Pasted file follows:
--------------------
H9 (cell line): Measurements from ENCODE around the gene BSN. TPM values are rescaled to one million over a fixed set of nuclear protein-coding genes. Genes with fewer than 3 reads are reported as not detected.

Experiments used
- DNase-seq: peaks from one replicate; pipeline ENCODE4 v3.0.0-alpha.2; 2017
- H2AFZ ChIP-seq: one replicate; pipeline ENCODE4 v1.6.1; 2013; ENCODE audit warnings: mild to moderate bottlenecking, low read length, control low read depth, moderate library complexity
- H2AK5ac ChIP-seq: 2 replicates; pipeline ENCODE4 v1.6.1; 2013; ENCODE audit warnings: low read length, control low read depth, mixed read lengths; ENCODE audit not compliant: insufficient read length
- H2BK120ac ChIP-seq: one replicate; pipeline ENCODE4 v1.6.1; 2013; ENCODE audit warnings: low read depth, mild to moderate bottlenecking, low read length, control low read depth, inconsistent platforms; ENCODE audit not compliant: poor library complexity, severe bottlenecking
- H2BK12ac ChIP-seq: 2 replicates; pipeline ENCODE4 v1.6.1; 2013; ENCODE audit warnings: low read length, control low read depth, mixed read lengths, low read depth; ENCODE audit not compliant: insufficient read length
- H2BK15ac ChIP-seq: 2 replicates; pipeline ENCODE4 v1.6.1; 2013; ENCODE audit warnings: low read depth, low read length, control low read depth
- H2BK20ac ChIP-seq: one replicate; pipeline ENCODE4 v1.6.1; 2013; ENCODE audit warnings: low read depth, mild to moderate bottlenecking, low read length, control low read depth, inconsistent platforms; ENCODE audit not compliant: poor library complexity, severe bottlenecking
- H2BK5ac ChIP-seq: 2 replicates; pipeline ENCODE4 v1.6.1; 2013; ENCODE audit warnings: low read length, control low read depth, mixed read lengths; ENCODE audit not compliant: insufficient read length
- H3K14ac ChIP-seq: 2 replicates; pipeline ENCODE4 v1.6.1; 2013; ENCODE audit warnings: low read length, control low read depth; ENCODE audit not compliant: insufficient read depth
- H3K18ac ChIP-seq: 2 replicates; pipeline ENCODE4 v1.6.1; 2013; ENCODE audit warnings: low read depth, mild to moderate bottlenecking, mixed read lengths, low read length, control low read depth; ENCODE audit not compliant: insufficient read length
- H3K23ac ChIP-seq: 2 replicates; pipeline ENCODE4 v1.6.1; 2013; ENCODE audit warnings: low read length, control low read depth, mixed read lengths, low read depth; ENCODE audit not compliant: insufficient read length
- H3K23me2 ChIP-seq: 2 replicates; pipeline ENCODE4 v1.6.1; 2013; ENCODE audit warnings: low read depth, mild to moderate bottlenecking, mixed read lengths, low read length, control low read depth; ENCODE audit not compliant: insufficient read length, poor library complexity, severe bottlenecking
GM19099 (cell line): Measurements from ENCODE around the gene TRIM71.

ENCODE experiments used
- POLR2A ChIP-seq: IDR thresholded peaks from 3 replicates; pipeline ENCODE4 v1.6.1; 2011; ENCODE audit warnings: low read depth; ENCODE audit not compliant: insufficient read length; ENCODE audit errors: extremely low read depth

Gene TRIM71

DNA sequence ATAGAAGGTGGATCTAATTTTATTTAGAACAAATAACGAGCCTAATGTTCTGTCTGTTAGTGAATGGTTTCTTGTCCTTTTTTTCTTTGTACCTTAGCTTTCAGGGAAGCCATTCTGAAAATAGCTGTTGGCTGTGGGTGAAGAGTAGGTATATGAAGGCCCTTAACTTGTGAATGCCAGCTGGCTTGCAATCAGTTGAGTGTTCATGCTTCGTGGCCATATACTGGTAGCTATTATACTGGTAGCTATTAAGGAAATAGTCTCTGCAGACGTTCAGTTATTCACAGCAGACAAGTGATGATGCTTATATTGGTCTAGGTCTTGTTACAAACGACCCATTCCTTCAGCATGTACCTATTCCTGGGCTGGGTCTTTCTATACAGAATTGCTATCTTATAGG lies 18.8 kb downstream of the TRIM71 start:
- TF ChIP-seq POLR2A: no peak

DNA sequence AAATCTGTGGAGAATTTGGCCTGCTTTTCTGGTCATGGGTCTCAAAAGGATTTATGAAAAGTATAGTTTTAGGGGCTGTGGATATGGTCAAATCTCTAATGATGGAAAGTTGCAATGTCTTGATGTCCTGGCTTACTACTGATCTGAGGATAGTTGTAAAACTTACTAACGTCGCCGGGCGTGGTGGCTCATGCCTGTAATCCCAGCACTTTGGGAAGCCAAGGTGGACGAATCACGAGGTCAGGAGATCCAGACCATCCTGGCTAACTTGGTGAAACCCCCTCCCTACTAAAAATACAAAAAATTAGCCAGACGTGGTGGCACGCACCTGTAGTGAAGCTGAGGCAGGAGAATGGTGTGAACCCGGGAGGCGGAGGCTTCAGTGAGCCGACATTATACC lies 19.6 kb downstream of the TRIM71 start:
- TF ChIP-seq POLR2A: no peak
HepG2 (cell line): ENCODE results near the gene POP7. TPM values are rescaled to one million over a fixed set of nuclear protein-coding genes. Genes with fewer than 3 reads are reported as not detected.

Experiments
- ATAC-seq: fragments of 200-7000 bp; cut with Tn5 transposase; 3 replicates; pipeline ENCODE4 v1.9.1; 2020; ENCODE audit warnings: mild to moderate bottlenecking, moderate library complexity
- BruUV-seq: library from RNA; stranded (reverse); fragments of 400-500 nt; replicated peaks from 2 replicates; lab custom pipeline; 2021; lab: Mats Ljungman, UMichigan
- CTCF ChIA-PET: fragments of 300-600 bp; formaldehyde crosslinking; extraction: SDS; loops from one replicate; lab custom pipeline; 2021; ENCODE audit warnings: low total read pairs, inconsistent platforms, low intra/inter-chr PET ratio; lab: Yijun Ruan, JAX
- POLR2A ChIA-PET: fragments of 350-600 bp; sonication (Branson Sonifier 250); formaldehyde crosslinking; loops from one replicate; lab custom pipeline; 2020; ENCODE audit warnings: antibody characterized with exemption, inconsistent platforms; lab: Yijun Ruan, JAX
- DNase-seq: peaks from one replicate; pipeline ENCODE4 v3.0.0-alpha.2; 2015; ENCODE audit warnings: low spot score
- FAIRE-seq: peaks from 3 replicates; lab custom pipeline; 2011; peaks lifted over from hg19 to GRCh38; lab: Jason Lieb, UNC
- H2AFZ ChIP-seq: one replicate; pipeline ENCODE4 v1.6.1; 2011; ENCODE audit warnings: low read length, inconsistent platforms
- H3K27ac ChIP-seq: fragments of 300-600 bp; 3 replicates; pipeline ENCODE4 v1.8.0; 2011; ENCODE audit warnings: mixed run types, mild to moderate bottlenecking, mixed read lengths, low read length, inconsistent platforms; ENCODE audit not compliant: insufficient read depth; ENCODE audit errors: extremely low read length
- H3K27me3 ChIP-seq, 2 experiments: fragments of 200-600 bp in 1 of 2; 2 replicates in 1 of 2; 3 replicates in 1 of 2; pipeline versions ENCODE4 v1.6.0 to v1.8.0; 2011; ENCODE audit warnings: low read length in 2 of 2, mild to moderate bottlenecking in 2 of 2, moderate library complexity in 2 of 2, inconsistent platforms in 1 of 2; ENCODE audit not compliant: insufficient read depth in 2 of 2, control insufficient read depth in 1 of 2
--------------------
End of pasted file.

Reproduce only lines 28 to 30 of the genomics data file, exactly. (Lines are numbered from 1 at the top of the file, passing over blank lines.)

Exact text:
- POLR2A ChIA-PET: fragments of 350-600 bp; sonication (Branson Sonifier 250); formaldehyde crosslinking; loops from one replicate; lab custom pipeline; 2020; ENCODE audit warnings: antibody characterized with exemption, inconsistent platforms; lab: Yijun Ruan, JAX
- DNase-seq: peaks from one replicate; pipeline ENCODE4 v3.0.0-alpha.2; 2015; ENCODE audit warnings: low spot score
- FAIRE-seq: peaks from 3 replicates; lab custom pipeline; 2011; peaks lifted over from hg19 to GRCh38; lab: Jason Lieb, UNC